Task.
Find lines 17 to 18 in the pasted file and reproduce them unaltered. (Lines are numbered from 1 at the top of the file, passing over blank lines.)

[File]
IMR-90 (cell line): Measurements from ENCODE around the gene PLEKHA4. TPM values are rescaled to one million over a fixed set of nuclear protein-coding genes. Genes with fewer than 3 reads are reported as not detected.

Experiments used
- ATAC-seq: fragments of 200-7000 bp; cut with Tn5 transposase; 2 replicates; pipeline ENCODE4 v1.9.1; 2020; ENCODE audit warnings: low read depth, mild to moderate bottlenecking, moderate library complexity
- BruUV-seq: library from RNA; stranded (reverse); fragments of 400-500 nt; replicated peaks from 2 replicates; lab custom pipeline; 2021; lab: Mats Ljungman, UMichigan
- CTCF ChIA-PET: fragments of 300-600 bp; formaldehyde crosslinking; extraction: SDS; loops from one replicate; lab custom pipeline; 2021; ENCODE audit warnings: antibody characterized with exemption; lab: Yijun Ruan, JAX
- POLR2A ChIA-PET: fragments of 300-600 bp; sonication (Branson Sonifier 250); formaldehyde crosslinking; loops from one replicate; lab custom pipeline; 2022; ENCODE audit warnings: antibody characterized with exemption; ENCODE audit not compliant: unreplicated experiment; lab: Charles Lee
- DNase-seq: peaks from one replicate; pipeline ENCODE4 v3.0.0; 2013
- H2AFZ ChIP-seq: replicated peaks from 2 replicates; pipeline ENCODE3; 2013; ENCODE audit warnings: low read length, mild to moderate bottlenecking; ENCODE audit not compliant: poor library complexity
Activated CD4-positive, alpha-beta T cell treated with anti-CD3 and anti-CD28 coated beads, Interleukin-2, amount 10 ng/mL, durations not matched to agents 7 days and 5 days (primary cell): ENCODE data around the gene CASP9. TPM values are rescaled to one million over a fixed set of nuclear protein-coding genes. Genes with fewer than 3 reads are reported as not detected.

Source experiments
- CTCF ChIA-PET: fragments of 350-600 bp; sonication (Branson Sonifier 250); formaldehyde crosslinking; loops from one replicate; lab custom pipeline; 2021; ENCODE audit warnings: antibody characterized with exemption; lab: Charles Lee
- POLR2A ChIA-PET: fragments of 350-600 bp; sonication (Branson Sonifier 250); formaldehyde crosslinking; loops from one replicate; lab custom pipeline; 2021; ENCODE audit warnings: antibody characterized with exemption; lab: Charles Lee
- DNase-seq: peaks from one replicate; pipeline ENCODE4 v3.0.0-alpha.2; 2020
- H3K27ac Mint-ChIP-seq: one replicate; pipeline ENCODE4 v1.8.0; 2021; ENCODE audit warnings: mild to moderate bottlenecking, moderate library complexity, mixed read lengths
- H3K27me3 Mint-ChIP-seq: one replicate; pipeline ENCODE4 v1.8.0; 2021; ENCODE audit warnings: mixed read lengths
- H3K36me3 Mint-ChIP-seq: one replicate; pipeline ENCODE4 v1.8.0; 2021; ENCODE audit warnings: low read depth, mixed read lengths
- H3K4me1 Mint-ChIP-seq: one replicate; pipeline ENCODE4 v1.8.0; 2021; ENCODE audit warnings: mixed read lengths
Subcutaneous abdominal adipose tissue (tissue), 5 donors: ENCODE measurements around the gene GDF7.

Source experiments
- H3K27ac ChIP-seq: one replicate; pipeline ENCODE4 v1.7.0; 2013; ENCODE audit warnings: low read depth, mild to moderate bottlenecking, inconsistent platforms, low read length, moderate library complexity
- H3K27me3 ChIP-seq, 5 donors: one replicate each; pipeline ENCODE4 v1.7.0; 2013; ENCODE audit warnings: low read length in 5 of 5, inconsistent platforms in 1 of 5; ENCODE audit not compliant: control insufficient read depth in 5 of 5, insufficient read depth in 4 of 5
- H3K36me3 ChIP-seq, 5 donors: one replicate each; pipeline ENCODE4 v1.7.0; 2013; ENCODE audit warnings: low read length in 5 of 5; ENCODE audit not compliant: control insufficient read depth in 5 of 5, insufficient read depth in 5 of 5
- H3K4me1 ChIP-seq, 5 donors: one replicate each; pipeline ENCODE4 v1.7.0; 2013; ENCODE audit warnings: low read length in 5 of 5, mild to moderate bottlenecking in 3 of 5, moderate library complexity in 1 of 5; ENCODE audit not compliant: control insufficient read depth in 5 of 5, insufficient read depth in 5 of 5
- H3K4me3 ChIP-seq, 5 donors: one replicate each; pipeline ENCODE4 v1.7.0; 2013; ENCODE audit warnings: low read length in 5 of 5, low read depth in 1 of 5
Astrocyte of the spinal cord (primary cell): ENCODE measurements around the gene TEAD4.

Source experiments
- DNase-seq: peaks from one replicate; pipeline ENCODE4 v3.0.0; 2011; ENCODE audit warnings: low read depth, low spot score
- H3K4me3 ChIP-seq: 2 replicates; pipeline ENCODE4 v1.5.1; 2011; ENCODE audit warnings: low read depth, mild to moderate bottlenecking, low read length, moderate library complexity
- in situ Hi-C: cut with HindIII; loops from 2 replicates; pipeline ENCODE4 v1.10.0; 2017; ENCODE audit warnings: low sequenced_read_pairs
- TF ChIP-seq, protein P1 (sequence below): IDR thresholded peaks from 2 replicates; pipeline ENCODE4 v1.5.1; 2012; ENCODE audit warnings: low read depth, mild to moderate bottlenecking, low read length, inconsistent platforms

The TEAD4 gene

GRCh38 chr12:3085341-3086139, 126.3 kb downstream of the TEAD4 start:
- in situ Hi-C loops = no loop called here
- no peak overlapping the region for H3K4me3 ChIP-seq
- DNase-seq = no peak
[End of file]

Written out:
- H3K4me1 Mint-ChIP-seq: one replicate; pipeline ENCODE4 v1.8.0; 2021; ENCODE audit warnings: mixed read lengths
Subcutaneous abdominal adipose tissue (tissue), 5 donors: ENCODE measurements around the gene GDF7.